An open letter to Gov. Greg Abbott on the migration of refugees
Harrison Long | Editorial Writer
I would like to begin by saying that I understand as the duly appointed leader of our fair state, in times of turmoil you must act with your conscience and faith, leading how you see fit despite the opposition sure to come with every decision made.
What took place last Friday in Paris was a tragedy in the purest sense. One-hundred and twenty-nine people and counting, all slaughtered needlessly by a group of radicals, is the definition of terror. I feel comfortable in saying that those responsible will answer for their crimes, be it to the French, the U.S. or the Almighty.
As of this morning, you, along with more than half of the governors across the country, have decided to bar Syrian refugees from entering our fair state. I understand that this could not be an easy decision to make, but as a concerned citizen, I feel it is my duty to speak out when I feel those in power have made the wrong decision. It is a right afforded to me by the First Amendment, a luxury those fleeing terror in Iraq and Syria know nothing about.
According the United States Refugee Act of 1980, which details procedures for providing aid to refugees in need of humanitarian support, the power lies with the federal government to place those in question anywhere in the country. Technically, you cannot bar these people from entering Texas, but cooperating with the federal government would make the process easier for those wishing to begin their journey to a life of liberty.
We all understand that Islamic State cannot be allowed to continue their egregious handiwork against humanity, and it surprises no one that they have declared Washington, D.C., as another eventual target. While the might of the so-called caliphate pales in comparison to the full force of the United States and its military, we cannot make the error of underestimating their appetite for deception.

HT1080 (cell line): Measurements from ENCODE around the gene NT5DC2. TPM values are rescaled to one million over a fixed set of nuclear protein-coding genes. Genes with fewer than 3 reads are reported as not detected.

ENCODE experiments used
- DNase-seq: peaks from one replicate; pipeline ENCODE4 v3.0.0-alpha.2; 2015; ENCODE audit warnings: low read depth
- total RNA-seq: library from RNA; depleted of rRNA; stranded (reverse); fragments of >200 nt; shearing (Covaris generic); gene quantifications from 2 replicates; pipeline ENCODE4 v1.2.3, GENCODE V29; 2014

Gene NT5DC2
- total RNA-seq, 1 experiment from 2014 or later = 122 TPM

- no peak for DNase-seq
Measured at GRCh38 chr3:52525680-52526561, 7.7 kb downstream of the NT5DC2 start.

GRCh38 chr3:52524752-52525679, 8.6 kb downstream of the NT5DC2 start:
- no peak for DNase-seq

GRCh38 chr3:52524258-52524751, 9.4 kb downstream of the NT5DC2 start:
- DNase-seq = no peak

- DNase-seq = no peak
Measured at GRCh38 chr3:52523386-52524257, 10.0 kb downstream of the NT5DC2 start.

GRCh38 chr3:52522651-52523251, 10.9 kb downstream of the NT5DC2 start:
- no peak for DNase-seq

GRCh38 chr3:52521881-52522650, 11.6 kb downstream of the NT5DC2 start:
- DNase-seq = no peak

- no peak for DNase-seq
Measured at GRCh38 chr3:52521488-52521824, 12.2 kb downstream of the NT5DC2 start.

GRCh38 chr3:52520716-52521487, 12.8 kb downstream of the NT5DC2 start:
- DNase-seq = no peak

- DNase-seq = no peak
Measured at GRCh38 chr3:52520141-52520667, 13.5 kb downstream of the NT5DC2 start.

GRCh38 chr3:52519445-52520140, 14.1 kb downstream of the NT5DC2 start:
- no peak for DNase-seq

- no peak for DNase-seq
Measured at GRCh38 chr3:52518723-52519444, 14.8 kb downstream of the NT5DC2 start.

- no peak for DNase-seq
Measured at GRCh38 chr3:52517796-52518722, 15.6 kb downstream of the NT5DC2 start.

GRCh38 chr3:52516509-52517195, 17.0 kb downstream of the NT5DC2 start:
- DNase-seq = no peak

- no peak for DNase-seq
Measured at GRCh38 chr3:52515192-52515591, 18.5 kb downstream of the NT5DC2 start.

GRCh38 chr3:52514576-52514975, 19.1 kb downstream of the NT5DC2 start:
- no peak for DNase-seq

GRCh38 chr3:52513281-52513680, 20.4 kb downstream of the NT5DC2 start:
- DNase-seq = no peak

Turning these desperate refugees away in their darkest hour is unequivocally the wrong answer to the question of ISIS’ extinction. Where might they go? They are attempting to flee the same people who orchestrated the attacks against the French just days ago. And, as NPR has reported, many of these refugees have been in temporary housing in Jordan for the last two years, and aren’t part of the more recent migration.
Make no mistake, the mass migration of Syrians to the United States, and more specifically Texas, is by no means ideal. There are considerable risks in such an undertaking.
Despite this, I have faith in our system to guard us against any “wolf in sheep’s clothing” which might attempt to enter our country under the guise of evacuation. As you well know, our immigration process goes beyond simply flinging open the gates and allowing everyone to dash inside. We have agencies and departments whose very purpose is to screen those wishing to enter. Federal employees are tasked with exercising intense scrutiny toward those seeking amnesty, all to ensure they plan to live within our present values, rather than extort the freedoms we offer for sinister means.
There will always be considerable risk in doing the right thing. That much is certain. We shall not cower in the face of danger. We are not the prey; we are mighty. Our resolve will not be crushed by the wayward thinking of a few lunatics abroad.
Furthermore, keeping refugees out is precisely what the Islamic State wants. Their aim in driving them from their homes and putting them at our doorstep, and by default our mercy, while simultaneously triggering panic among our own population, has given them a golden opportunity to frame us as imposters. They want to show what they feel to be potential recruits that we are not the bastion of freedom we claim to be.
You and I both know that this isn’t true, and the United States, and more certainly Texas, are symbols of hope the world over. And yet, what does it say about us if we aren’t willing to help those who can’t help themselves?
These people are vulnerable and have fled their homes in search of a better life, free of persecution. Doesn’t that sound familiar? Isn’t that what our entire society is founded upon? I am not denying the risk of an attack on our own soil, but this possibility exists regardless. I can’t, however, stand idly by while they are turned away over misplaced paranoia. You may see 20,000 potential terrorists, but I see 20,000 potential Americans.
You have often spoken of being a man of faith, so I will leave you with this verse from 1 John 3:17:
“But if anyone has the world’s goods and sees his brother in need, yet closes his heart against him, how does God’s love abide in him?”
Most humbly yours,
Harrison Gunter Long
University of North Texas
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